Tuesday, March 12, 2013

The Lonely Lawyer

A law school friend of mine (we'll call him "John") called me tonight, in need of some support.  He was feeling bummed out about not having a girlfriend, about his job (as a bankruptcy lawyer), and about his law school debt.

"I can't believe how stupid I was to drop computer engineering for a history major.  And going to law school was such a huge mistake.  But what else was I going to do with my worthless BA?"

"It's ok.  We all did stupid stuff when we were younger.  Just 'cause you dropped engineering back in college doesn't mean you can't go back into that field now."

"Yeah, but I'm afraid if I leave my law job, I may never be able to go back."

"What are you talking about?  Are they going to take away your law license if you try to be happy?"

"No, but I remember career services told me four years ago not to ever leave a firm or no one will ever hire you again."

"And you're really going to put your life in the hands of our law school's career services office?"

He laughed.  "Yeah, I guess that was a long time ago.  Things have changed..."

Indeed they have.  These days, a lot of my classmates have moved on from the legal field, while some have thrived in it.  Others have been paralyzed by fear of what will happen if they try their hand at anything else.  John was feeling particularly lonely tonight because he saw on facebook that one of our fellow classmates recently paid off her student loans (no, it wasn't me who posted that).  He started talking about his student loan balance, and how maybe he should have lived more frugally in law school.  Everything he was saying boiled down to one thing for me: regret.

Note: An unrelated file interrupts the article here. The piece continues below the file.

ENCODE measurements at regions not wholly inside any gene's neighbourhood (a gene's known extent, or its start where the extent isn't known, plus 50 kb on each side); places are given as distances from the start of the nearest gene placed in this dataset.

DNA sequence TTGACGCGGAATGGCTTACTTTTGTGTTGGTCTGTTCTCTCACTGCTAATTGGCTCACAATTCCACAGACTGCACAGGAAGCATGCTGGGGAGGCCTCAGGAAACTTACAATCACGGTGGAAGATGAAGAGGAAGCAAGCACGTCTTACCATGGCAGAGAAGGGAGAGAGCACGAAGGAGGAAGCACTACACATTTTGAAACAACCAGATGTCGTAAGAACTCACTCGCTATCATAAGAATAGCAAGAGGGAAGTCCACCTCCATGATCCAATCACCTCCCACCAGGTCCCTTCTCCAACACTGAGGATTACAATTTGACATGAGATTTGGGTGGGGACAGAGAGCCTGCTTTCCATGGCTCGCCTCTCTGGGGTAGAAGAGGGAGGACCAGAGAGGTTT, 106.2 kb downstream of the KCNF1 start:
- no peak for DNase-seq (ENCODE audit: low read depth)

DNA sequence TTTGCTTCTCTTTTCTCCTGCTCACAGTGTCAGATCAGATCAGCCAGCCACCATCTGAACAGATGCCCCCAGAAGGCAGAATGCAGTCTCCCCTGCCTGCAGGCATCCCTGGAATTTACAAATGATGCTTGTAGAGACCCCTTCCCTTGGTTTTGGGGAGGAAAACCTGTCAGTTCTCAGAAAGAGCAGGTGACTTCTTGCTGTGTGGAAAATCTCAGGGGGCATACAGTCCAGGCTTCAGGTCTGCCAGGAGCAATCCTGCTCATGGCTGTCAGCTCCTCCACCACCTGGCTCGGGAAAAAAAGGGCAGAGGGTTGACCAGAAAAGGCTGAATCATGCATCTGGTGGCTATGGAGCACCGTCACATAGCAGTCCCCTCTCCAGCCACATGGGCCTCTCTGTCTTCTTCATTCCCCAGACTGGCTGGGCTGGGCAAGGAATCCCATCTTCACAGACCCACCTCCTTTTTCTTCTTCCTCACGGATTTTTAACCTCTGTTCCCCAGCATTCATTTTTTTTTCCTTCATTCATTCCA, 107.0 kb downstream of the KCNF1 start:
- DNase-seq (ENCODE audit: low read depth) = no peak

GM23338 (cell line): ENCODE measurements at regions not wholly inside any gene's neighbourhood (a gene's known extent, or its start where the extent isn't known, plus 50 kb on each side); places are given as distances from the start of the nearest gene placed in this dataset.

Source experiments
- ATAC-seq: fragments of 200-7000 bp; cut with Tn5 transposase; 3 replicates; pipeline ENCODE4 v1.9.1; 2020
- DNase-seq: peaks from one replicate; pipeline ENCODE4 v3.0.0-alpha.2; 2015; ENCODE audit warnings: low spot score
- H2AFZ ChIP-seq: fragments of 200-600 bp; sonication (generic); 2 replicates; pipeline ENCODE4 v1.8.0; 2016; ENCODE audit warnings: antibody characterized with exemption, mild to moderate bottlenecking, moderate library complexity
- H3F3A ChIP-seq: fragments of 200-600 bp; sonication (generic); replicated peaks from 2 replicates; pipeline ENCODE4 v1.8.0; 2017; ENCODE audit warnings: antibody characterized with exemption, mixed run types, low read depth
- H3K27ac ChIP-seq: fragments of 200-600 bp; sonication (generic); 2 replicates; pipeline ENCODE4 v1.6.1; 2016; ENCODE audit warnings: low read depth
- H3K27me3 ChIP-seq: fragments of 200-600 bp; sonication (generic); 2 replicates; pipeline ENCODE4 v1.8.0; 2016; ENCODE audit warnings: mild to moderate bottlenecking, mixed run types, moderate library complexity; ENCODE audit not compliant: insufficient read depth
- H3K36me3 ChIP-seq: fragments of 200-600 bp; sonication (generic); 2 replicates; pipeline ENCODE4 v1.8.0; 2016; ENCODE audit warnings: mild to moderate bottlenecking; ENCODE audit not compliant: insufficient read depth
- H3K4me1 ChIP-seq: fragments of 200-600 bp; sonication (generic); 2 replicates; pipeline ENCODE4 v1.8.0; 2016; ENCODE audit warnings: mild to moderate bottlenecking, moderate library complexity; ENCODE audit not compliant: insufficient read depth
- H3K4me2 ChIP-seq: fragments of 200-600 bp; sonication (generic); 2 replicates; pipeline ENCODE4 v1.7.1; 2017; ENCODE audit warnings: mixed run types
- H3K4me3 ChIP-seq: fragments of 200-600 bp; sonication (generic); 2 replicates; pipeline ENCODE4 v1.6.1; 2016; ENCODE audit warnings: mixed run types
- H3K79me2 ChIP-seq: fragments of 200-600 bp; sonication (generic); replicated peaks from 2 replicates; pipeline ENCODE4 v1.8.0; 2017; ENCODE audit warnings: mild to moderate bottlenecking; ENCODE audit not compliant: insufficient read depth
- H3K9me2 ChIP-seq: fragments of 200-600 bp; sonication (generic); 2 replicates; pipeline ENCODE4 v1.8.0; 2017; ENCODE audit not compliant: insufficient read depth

One of the most difficult things in life is to look back on our choices and wonder what might have been had we made different ones.  That's something I've been grappling with lately.  For so long, I've been focused on paying off debt that I hadn't stopped to think about whether I was happy in my day to day work, or where my life was going in general terms, not just financial.  For so long, all I thought about was work, work, work just to get out of debt that I didn't have time to look back and wonder what might have been.

Now, I'm wondering.  I wonder why I gave up on my real dreams in college to pursue a more "practical" career in law.  I wonder now if it's too late to figure out what my real purpose is.

All this is not to complain about my current job.  I love the people I work with and it pays well enough.  But one thing I've figured out from the whole law school fiasco was that I went to law school because I wanted a career that would grant me an identity.  I think a lot of law students are looking for that.  To this day, I am still looking for that.  I know John is, too.  I wonder how different my life might be now had I taken some time after college to pursue a dream rather than a job.  All these regrets lead to loneliness.